Most things that can't be moved on Shabas (or yom tov) can be moved if the following two criteria hold:

  1. One is moving them by means of another object.
  2. The purpose of moving them is not for their own sake but for the sake of some permitted object.

An example frequently given is leftover crumbs on a table. If they can't permissibly be moved by hand (as is sometimes the case) then they can nonetheless be swept up with a squeegee or knife, so long as the purpose is a clean table rather than collecting the crumbs. (Note, though, that the rules are more complicated than I can include here and, in particular, not everyone agrees that the case of crumbs on a table falls under this exemption. As always, consult your rabbi with any practical questions.)

The term for this type of permitted moving, dating back to the g'mara, is "טלטול מן הצד", literally "moving from the side".

Why is it called that? Moving something via another object doesn't make the motion more "from the side". Does it mean you're moving the object from your side? But you always move things from your side, as your hands are on your sides. Or does it perhaps mean you're moving the object from its side? But using another object instead of your hand doesn't mean you're approaching the forbidden object from any particular side. Or what does it mean? What's the understanding of this phrase as applied to this permitted action?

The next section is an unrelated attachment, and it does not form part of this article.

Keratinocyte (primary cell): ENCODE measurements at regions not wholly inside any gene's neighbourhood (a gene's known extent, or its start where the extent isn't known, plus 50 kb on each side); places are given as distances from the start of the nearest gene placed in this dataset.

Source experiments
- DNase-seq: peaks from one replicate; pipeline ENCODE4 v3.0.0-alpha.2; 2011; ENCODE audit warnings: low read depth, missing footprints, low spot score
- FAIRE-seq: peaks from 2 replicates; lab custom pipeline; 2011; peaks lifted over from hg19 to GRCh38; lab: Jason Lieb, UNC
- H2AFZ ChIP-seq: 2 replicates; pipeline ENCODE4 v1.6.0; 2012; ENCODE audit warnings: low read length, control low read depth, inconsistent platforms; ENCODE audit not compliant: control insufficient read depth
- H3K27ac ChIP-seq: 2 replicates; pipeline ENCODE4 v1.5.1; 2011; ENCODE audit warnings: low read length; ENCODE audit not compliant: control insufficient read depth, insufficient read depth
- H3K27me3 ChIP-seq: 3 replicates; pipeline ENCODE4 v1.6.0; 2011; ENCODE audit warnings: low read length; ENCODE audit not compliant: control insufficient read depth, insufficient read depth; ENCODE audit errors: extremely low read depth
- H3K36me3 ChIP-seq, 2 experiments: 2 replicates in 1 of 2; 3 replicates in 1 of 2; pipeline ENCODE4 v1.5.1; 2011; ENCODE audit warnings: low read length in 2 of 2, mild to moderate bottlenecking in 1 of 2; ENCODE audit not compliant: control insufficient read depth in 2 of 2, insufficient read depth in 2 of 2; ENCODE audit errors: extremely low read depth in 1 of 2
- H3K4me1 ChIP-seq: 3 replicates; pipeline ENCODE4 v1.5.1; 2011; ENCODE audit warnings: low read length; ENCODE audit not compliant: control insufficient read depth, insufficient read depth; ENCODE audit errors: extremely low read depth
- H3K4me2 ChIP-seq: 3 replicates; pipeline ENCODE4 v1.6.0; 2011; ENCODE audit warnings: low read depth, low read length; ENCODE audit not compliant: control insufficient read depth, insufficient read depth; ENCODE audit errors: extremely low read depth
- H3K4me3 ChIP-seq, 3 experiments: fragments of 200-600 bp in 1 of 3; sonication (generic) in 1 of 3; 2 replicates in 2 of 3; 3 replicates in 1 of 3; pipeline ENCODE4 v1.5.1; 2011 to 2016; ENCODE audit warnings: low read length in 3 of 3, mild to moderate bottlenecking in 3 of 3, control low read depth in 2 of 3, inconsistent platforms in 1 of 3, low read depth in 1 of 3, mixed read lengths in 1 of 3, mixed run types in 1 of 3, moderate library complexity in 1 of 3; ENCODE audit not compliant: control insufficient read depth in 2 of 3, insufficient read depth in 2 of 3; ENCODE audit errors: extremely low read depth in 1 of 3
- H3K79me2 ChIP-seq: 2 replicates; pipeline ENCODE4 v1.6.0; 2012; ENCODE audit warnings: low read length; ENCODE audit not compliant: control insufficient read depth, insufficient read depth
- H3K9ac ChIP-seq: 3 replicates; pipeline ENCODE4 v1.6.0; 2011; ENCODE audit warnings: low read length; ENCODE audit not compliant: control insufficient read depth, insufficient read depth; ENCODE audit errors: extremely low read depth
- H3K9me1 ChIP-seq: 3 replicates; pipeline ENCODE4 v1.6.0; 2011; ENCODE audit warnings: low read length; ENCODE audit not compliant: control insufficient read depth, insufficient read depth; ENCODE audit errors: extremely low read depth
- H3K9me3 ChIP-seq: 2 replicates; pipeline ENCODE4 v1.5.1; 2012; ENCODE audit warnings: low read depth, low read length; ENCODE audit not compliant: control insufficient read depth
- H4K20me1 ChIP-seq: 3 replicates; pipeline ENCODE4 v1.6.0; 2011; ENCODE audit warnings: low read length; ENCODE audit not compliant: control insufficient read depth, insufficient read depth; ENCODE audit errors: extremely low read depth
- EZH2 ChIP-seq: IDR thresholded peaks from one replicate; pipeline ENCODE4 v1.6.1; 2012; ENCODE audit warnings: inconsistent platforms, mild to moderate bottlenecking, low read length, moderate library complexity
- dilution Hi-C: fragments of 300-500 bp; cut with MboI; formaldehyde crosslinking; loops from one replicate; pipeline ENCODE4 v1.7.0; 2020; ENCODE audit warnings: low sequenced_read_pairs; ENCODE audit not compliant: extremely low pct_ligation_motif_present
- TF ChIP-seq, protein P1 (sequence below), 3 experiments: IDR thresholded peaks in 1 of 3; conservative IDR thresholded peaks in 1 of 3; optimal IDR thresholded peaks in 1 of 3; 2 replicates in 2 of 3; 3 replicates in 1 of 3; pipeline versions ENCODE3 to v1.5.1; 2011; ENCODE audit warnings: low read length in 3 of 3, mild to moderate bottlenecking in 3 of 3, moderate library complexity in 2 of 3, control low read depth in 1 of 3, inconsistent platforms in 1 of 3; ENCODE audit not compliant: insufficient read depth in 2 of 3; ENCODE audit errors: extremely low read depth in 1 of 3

1. Ba'al HaMaor (Shabbat, Perek Kirah)

שכל איסור והתר שמטלטל האיסור מצד ההיתר נקרא טלטול מן הצד

Every case of something forbidden [to move] and something permitted where he moves the forbidden thing by way of the permitted thing, is called tiltul min hatzad.

The above is my translation; my sense is that Ba'al HaMaor translated min hatzad as 'by way of', and tiltul min hatzad is short for 'moving it by way of something permitted.'

2. Rashi (Shabbat 43b)

מן הצד - כלאחר יד

Min hatzad - in an atypical manner [lit. backhandedly].

It seems to me that Rashi understands min hatzad metaphorically, to mean 'in a roundabout way', in the sense of coming at something from the side rather than approaching it directly.

This is further indicated by his comments on Shabbat 47b where he explains why binyan min hatzad (building 'from the side') is so called:

מפני שאינה תקועה ומהדקה בחוזק קרי לה מן הצד כלומר ע"י שינוי

Since it isn't attached and fastened securely, he calls it 'min hatzad', meaning in an unusual manner.

Note the word כלומר in his comments, which often indicates that Rashi is giving a less literal interpretation.

  • 1
    Rashi's opinion sounds like it's an exact semantic parallel to one sense of one of the subsenses of "backwards" in English (#4 here) - expressing inefficiency by movement in a direction other than straight ahead. – WAF Sep 3 '18 at 20:14

You must log in to answer this question.

Not the answer you're looking for? Browse other questions tagged .